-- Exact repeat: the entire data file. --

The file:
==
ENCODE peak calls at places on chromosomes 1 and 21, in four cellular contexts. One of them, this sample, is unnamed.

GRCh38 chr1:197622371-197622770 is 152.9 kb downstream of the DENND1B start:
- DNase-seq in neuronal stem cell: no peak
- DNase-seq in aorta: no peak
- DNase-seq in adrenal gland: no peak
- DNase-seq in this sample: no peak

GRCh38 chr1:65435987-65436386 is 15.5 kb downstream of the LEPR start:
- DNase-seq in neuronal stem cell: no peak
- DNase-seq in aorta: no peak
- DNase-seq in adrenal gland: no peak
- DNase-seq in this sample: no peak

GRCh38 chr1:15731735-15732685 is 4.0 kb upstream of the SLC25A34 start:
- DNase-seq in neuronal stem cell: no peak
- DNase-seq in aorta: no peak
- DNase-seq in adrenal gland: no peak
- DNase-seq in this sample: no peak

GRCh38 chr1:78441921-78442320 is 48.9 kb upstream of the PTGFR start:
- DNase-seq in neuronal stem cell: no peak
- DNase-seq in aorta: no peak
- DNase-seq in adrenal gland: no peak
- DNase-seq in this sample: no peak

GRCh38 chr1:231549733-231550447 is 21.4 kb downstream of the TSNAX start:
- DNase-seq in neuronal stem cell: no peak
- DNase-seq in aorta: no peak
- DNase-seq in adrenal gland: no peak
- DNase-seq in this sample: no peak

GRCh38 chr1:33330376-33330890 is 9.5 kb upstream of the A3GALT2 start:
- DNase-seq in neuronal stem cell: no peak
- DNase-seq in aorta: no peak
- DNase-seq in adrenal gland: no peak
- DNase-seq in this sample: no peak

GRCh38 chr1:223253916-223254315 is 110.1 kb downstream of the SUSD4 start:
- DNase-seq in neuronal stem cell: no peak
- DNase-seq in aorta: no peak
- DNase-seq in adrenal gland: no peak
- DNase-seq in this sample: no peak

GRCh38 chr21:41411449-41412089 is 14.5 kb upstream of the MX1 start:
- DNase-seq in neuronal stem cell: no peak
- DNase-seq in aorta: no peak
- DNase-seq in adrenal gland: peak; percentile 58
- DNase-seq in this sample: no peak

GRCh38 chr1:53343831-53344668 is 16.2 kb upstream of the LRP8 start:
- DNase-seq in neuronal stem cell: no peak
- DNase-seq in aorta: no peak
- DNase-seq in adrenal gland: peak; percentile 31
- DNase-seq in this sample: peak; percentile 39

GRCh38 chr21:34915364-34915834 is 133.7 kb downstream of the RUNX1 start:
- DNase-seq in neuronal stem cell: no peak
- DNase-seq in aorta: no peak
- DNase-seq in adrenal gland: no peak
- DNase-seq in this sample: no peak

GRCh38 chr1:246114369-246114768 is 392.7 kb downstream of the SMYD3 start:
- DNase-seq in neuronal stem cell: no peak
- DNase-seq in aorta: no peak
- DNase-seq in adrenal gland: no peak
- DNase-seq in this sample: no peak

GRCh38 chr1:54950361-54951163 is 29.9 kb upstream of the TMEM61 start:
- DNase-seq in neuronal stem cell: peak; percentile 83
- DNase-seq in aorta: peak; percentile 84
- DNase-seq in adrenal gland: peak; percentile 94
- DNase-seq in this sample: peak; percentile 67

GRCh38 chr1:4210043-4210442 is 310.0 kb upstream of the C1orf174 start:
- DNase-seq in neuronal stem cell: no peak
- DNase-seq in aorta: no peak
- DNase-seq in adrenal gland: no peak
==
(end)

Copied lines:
ENCODE peak calls at places on chromosomes 1 and 21, in four cellular contexts. One of them, this sample, is unnamed.

GRCh38 chr1:197622371-197622770 is 152.9 kb downstream of the DENND1B start:
- DNase-seq in neuronal stem cell: no peak
- DNase-seq in aorta: no peak
- DNase-seq in adrenal gland: no peak
- DNase-seq in this sample: no peak

GRCh38 chr1:65435987-65436386 is 15.5 kb downstream of the LEPR start:
- DNase-seq in neuronal stem cell: no peak
- DNase-seq in aorta: no peak
- DNase-seq in adrenal gland: no peak
- DNase-seq in this sample: no peak

GRCh38 chr1:15731735-15732685 is 4.0 kb upstream of the SLC25A34 start:
- DNase-seq in neuronal stem cell: no peak
- DNase-seq in aorta: no peak
- DNase-seq in adrenal gland: no peak
- DNase-seq in this sample: no peak

GRCh38 chr1:78441921-78442320 is 48.9 kb upstream of the PTGFR start:
- DNase-seq in neuronal stem cell: no peak
- DNase-seq in aorta: no peak
- DNase-seq in adrenal gland: no peak
- DNase-seq in this sample: no peak

GRCh38 chr1:231549733-231550447 is 21.4 kb downstream of the TSNAX start:
- DNase-seq in neuronal stem cell: no peak
- DNase-seq in aorta: no peak
- DNase-seq in adrenal gland: no peak
- DNase-seq in this sample: no peak

GRCh38 chr1:33330376-33330890 is 9.5 kb upstream of the A3GALT2 start:
- DNase-seq in neuronal stem cell: no peak
- DNase-seq in aorta: no peak
- DNase-seq in adrenal gland: no peak
- DNase-seq in this sample: no peak

GRCh38 chr1:223253916-223254315 is 110.1 kb downstream of the SUSD4 start:
- DNase-seq in neuronal stem cell: no peak
- DNase-seq in aorta: no peak
- DNase-seq in adrenal gland: no peak
- DNase-seq in this sample: no peak

GRCh38 chr21:41411449-41412089 is 14.5 kb upstream of the MX1 start:
- DNase-seq in neuronal stem cell: no peak
- DNase-seq in aorta: no peak
- DNase-seq in adrenal gland: peak; percentile 58
- DNase-seq in this sample: no peak

GRCh38 chr1:53343831-53344668 is 16.2 kb upstream of the LRP8 start:
- DNase-seq in neuronal stem cell: no peak
- DNase-seq in aorta: no peak
- DNase-seq in adrenal gland: peak; percentile 31
- DNase-seq in this sample: peak; percentile 39

GRCh38 chr21:34915364-34915834 is 133.7 kb downstream of the RUNX1 start:
- DNase-seq in neuronal stem cell: no peak
- DNase-seq in aorta: no peak
- DNase-seq in adrenal gland: no peak
- DNase-seq in this sample: no peak

GRCh38 chr1:246114369-246114768 is 392.7 kb downstream of the SMYD3 start:
- DNase-seq in neuronal stem cell: no peak
- DNase-seq in aorta: no peak
- DNase-seq in adrenal gland: no peak
- DNase-seq in this sample: no peak

GRCh38 chr1:54950361-54951163 is 29.9 kb upstream of the TMEM61 start:
- DNase-seq in neuronal stem cell: peak; percentile 83
- DNase-seq in aorta: peak; percentile 84
- DNase-seq in adrenal gland: peak; percentile 94
- DNase-seq in this sample: peak; percentile 67

GRCh38 chr1:4210043-4210442 is 310.0 kb upstream of the C1orf174 start:
- DNase-seq in neuronal stem cell: no peak
- DNase-seq in aorta: no peak
- DNase-seq in adrenal gland: no peak